Moving on to what would constitute the main course**, first a mirror with sixty ingredients was placed in the middle of the table, soon followed by a plate with three immaculately prepared cuts of lamb: the shank, the saddle and the loin. This almost seemed like the kitchen's way of saying, "Hey, just in case you thought all we do is play around with gels, hydrocolloids and unconventional plating techniques, check this shit out."
Spacing out the classics, then came the black truffle explosion, Achatz's successful effort that lasers in on the flavor of black truffle. As if it had been read a sob story, the raviolo gushed forth its black truffle goodness. And despite instructions to seal one's lips tightly, I managed to spray truffle stock half-way across the table.
Overseeing this playground was our server Kevin, a hirsute redhead. I had read that service could be on the cold and condescending side, but that certainly wasn't our experience, for everyone who made a pit stop at our table was delightful and most courteous. My one gripe is that while a meal at Alinea will leave one giddy, there's also fatigue that comes with two-and-a-half hours of instructions that precede each course--don't grab the burning end of the cinnamon stick, don't bite down on the metal ball, please don't wait too long to enjoy this dish as it is time sensitive and on it goes--such that there are points where one wonders, "Is this a restaurant, or am I in the principal's office?"
One final point: it seemed to me that tables were a bit too close to one another.*** This wouldn't be such a problem if menu length varied by table, as it did several years ago (when the restaurant offered a 26-course option). However, since every table now experiences the same sequence of courses, there's a reasonably high probability that many of the surprises can be sullied if you find yourself gazing in any direction for too long.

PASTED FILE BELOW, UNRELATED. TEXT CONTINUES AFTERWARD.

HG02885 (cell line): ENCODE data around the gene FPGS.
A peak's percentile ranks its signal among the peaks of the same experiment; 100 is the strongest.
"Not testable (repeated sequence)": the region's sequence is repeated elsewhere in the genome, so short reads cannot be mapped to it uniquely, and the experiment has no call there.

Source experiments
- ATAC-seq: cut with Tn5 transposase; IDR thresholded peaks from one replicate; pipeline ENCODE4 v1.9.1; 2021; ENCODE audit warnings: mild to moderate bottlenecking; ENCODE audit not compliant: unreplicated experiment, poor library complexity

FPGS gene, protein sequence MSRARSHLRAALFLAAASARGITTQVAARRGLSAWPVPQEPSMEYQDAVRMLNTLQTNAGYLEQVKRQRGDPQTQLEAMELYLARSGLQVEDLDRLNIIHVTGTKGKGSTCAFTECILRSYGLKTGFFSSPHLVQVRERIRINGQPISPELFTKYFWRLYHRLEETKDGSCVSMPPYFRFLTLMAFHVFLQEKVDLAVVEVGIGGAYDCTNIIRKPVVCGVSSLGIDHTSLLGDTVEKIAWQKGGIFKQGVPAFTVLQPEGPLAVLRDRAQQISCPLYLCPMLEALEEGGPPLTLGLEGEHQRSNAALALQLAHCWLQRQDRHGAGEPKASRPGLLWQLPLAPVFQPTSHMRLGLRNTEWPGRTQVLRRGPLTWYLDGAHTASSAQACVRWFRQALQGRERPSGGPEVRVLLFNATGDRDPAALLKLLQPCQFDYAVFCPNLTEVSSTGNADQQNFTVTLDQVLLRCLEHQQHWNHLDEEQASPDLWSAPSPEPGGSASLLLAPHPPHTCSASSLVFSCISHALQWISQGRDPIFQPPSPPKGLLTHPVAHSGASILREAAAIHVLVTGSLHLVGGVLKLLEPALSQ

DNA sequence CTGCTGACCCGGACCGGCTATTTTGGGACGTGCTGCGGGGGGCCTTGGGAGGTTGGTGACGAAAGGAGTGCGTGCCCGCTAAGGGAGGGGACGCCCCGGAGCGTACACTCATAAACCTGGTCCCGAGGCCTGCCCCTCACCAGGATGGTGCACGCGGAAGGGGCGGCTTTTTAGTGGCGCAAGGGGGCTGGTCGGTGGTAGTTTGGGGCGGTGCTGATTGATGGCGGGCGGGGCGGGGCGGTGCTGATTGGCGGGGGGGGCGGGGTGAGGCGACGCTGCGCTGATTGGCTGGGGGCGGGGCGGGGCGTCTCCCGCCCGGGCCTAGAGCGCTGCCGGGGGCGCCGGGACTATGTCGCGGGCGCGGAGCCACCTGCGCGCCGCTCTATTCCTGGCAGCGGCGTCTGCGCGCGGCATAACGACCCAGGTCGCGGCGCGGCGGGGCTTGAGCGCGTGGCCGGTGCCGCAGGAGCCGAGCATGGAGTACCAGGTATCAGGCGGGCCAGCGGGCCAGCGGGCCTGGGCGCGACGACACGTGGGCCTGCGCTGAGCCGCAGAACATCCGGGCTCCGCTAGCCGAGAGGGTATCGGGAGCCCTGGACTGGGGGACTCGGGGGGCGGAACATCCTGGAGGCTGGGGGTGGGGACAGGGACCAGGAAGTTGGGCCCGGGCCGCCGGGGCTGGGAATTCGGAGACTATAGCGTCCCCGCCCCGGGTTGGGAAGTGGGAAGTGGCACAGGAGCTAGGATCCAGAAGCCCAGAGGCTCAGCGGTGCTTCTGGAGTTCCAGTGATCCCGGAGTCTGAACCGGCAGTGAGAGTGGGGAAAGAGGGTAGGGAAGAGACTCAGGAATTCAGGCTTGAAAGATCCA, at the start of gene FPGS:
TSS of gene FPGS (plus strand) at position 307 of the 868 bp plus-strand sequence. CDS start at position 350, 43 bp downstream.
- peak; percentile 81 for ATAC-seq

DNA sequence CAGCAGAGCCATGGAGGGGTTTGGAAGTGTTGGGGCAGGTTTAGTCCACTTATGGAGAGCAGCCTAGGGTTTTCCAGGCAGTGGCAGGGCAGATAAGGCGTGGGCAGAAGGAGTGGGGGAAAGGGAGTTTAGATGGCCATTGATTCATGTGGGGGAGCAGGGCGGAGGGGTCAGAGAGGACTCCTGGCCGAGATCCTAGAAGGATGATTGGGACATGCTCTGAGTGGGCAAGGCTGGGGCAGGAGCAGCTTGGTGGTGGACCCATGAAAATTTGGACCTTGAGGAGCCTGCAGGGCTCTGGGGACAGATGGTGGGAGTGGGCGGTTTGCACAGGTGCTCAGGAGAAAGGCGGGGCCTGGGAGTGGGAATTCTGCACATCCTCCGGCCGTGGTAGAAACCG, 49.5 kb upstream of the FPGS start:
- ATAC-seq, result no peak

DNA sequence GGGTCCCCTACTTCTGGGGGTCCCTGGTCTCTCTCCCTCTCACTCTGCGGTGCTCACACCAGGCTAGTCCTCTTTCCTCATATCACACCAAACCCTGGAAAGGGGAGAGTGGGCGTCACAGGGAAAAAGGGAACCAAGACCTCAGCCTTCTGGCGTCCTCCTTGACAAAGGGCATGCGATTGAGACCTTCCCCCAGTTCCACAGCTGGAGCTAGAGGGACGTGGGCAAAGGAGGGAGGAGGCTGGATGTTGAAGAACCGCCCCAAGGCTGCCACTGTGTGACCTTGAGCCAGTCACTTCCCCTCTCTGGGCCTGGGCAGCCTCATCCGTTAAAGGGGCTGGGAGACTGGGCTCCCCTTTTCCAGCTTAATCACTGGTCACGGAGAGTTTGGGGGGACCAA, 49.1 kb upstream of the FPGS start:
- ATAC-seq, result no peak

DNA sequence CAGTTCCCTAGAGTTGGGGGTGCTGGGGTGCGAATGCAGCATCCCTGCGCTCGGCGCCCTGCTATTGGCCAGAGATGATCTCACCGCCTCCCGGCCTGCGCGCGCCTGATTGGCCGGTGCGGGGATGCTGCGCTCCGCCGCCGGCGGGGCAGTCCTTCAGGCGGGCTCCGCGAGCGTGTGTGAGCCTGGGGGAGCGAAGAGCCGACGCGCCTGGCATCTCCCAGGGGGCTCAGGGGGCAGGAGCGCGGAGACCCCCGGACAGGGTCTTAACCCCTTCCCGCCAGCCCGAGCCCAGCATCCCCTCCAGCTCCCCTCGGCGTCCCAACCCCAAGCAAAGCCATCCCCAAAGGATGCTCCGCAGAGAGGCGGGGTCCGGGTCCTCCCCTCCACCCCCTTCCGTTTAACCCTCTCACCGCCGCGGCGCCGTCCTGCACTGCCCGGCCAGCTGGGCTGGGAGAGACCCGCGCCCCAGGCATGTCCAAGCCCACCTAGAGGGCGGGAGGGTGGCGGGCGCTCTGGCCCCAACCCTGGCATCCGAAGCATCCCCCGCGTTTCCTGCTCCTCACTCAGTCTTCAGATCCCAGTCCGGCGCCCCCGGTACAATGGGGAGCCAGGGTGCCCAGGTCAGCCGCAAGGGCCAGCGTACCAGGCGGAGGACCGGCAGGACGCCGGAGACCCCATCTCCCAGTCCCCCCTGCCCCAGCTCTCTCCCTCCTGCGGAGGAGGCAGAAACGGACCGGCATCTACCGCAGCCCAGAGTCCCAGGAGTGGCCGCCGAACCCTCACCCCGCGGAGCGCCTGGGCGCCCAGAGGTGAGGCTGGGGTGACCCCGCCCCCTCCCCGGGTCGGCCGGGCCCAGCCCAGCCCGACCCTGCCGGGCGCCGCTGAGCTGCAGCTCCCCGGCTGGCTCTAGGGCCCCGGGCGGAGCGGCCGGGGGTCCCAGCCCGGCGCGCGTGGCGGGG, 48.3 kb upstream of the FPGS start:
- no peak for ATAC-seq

Notwithstanding these minor quibbles, the food is stunning. It's the equivalent of running a red light over a dozen times and not crashing, and I cannot wait to return the next chance I get.
Morels, maitakes, fried mizuna, quail egg, asparagus and mushroom purée
Hot potato-cold potato with parmesan, black truffle, butter and chives
Lamb shank, saddle and loin, 60 garnishes, including gingerbread, tomato caviar, huckleberries, fig, fennel gelée, blueberries, slivered almond, peanut, cilanto, saffron, carrot
Black truffle explosion, parmesan and wilted romaine
Squab with, among other things, foie gras custard and prune jam inspired by Juan Miró
The vessel into which one is asked to place each finished spoon
Brie tempura with brown sugar, pear pate de fruit and roasted onion
Tasting of week-old Hawaiian ginger and turmeric
Frozen sorrel, citrus tea, blueberry, buttermilk and macadamia nut
Helium-infused green apple taffy balloon
White chocolate, whipped vanilla cream, sherry reduction, English peas, strawberry, mint, flowers